I am of a like mind with you on this, KCabreira.
So here’s my riff…for what it’s worth–about two bits, maybe.
In my view the sale of Paradise Valley was a tragedy and the sale of Walla Walla Valley General hospital or whatever would, or will be, most unfortunate, though I executive challenges.
P.T. McGann, J.A. Burden, Ellen G. White, F.M. Burg–my my great grandfather–and their fellow believers, pastors, and administrators who supported the establishment of these institutions would be astonished, pleased, and yet disheartened, I believe, by what they see of our health care system in many quarters.
The myriads of humble, kind, and competent people who have built and have run these systems in many ways have been all-too-often superseded by the very spirit that got John Harvey Kellogg fired from the Battle Creek Sanitarium.
Some kind of balance between humility and confidence is needed–and between continuity and change,
I believe if our institutions truly listen and team with the communities they serve, addressing felt needs, that they can survive and thrive and witness to the values of the best our forefathers and foremothers offered as members of the little Advent movement working about Adventist institutions.
If they simply are Adventist Wealth Systems–dominated b some who want to simply live as well-paddeed CEO’s they should not survive.
Dr. Sammy Crooks, anatomist, at Loma Linda, with his blue sky poem he read to new medical students about when the sun comes up the at dawn and puts on its blue overalls on in the form of the sky and goes to work arises as metaphor of worthy remembrance…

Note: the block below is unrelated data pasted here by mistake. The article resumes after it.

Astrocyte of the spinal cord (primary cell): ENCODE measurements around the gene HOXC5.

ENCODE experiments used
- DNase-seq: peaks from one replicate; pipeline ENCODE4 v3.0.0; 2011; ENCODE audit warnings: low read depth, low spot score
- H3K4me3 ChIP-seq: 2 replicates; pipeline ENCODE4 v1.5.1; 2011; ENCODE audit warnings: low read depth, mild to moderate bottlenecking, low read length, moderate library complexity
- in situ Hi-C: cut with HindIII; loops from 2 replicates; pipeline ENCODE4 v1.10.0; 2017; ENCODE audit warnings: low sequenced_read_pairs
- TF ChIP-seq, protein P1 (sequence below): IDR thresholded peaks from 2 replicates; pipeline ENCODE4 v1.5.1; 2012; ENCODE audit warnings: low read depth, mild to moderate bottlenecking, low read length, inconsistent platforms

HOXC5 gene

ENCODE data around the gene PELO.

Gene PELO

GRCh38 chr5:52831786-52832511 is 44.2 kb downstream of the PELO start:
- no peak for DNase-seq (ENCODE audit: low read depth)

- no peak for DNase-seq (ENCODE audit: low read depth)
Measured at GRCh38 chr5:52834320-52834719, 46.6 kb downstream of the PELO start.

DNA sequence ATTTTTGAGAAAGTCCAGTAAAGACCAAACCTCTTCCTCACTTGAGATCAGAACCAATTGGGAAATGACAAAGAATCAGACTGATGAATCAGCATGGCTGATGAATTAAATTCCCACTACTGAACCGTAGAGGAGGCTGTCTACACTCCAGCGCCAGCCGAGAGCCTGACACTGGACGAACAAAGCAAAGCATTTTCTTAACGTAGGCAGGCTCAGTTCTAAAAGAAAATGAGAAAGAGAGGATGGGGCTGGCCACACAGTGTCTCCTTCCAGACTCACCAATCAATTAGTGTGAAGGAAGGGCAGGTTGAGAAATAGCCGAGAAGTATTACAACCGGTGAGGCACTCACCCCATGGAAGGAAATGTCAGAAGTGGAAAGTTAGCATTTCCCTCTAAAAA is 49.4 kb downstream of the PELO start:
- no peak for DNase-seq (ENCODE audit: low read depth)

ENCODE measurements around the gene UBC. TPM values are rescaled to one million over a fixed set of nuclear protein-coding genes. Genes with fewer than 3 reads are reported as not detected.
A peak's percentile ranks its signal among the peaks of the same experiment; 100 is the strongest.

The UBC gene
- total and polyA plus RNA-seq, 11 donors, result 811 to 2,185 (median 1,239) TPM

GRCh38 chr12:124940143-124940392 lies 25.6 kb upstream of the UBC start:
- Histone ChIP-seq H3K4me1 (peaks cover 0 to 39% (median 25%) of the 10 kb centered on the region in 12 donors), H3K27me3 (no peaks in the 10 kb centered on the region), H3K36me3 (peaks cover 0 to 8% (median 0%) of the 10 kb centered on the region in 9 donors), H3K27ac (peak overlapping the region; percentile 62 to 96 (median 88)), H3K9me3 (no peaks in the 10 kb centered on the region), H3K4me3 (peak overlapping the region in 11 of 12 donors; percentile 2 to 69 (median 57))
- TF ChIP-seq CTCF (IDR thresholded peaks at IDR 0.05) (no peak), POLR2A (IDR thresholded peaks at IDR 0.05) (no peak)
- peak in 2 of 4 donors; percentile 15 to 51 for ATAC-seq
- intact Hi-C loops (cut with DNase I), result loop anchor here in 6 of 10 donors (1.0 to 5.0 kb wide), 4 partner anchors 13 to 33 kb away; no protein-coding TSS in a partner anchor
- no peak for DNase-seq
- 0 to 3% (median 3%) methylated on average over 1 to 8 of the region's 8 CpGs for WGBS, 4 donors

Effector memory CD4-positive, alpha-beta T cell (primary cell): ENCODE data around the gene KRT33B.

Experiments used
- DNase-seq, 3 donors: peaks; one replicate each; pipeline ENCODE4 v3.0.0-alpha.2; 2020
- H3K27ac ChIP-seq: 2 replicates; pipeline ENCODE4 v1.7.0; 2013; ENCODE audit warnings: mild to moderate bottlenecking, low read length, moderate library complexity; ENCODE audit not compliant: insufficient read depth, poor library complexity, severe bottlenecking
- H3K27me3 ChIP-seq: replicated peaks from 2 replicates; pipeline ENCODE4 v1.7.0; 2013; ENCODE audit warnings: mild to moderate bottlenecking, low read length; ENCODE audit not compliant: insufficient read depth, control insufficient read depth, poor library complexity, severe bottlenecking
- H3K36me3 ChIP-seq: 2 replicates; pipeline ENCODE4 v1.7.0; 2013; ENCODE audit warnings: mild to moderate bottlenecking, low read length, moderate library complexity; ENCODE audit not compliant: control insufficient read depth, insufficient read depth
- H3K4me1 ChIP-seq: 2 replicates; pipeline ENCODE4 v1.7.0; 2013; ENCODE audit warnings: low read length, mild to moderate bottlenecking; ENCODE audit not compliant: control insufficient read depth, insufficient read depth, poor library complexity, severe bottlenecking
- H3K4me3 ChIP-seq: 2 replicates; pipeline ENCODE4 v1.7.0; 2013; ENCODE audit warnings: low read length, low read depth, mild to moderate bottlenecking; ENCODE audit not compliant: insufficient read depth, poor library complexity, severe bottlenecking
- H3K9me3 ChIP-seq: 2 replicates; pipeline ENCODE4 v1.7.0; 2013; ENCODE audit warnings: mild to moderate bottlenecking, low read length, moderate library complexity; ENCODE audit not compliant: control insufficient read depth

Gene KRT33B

When the Adventist medical/health work puts on its duds for the day or the decades, or a century its leaders/institutions best be working class dudes putting on blue overalls–blue jeans as a metaphor ignifying a commitment to go out into the world and listen, serve, and work with people to help restore communities and broken bodies—and to prevent such challenges as the scourge of tobacco or opiates.
Helping raise millions of dollars to build community focused institutions such as the new one LLU is building in San Bernardino for an under-privileged community as partners, that’s the kind of mission that fits with our heritage.
I have not given upon Adventist health care, but I have been disabused of its purity–too long ago leaving my wet ears behind. I will not cite specifics
As Curtis King, professor in the School of Public Health at LLU said in management class to us: “The only justification for hierarchy is service.”
The role of management is to really listen to people and to help the brothers, sisters and cousins be effective servants–and to help up door so understanding about how we can better serve. Question and listen to the pulse of a community–and remember, it’s not a out a $1.5 million salary, it’s about the guy or on the line in the “autoclave uni” may be doing as important a work for $15 an hour as that CEO.
Many of my heroes understood such as physicians and Adventist health leaders. I think that as we move toward Healthy People 2030 objectives in he USA we need to advance those kind of people to save our hospitals, listen to communities, and to address the highest priorities in prevention/health system transformation in the USA.
From my perspective the mission of Adventist health care is: 1) provide excellence in a full spectrum of health and medical services in collaboration with communities 2) humbly do the best to make the character of G*d apparent in the world—the teaching of the Good Samaritan is a good place to start and 3) and to provide opportunities for people compassion, empathy, and caring to live lives of service.
Finally, I believe we should care a rat’s fanny if a building is sold. But what we do care is about making sure that a caring, spiritual culture thrives and survives until the End of Adventist health care.
The a restatement mission of the Advent Movement–in my view-- is finally, “health for all” from birth to death and before and after.
Institutions–edifices–are secondary. Human and G*d-focuse relationships should be the priority. Treating people with great dignity.
Let’s put on our jeans and go to work–wherever we are. But for now, I’m gonna hang out reading Spectrum.